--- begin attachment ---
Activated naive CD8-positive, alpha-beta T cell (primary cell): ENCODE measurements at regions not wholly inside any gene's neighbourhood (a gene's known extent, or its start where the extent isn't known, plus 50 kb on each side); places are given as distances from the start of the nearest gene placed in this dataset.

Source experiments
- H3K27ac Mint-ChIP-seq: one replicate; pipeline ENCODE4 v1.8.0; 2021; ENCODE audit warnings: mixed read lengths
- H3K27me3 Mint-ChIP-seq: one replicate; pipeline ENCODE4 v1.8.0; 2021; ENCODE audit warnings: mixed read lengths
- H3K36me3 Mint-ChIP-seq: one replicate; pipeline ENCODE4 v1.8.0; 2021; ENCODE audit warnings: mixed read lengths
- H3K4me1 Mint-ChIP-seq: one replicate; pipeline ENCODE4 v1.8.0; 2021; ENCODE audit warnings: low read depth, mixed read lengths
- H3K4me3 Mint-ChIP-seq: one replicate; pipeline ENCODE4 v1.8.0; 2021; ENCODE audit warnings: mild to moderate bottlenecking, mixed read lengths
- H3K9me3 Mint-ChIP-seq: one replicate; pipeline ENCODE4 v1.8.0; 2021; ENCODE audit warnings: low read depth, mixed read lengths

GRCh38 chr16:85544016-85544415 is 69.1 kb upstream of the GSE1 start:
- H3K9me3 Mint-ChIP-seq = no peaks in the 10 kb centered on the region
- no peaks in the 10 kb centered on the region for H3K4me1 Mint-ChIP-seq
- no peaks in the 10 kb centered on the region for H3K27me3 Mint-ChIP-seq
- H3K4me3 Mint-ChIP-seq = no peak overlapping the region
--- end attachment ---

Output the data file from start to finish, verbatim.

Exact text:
Activated naive CD8-positive, alpha-beta T cell (primary cell): ENCODE measurements at regions not wholly inside any gene's neighbourhood (a gene's known extent, or its start where the extent isn't known, plus 50 kb on each side); places are given as distances from the start of the nearest gene placed in this dataset.

Source experiments
- H3K27ac Mint-ChIP-seq: one replicate; pipeline ENCODE4 v1.8.0; 2021; ENCODE audit warnings: mixed read lengths
- H3K27me3 Mint-ChIP-seq: one replicate; pipeline ENCODE4 v1.8.0; 2021; ENCODE audit warnings: mixed read lengths
- H3K36me3 Mint-ChIP-seq: one replicate; pipeline ENCODE4 v1.8.0; 2021; ENCODE audit warnings: mixed read lengths
- H3K4me1 Mint-ChIP-seq: one replicate; pipeline ENCODE4 v1.8.0; 2021; ENCODE audit warnings: low read depth, mixed read lengths
- H3K4me3 Mint-ChIP-seq: one replicate; pipeline ENCODE4 v1.8.0; 2021; ENCODE audit warnings: mild to moderate bottlenecking, mixed read lengths
- H3K9me3 Mint-ChIP-seq: one replicate; pipeline ENCODE4 v1.8.0; 2021; ENCODE audit warnings: low read depth, mixed read lengths

GRCh38 chr16:85544016-85544415 is 69.1 kb upstream of the GSE1 start:
- H3K9me3 Mint-ChIP-seq = no peaks in the 10 kb centered on the region
- no peaks in the 10 kb centered on the region for H3K4me1 Mint-ChIP-seq
- no peaks in the 10 kb centered on the region for H3K27me3 Mint-ChIP-seq
- H3K4me3 Mint-ChIP-seq = no peak overlapping the region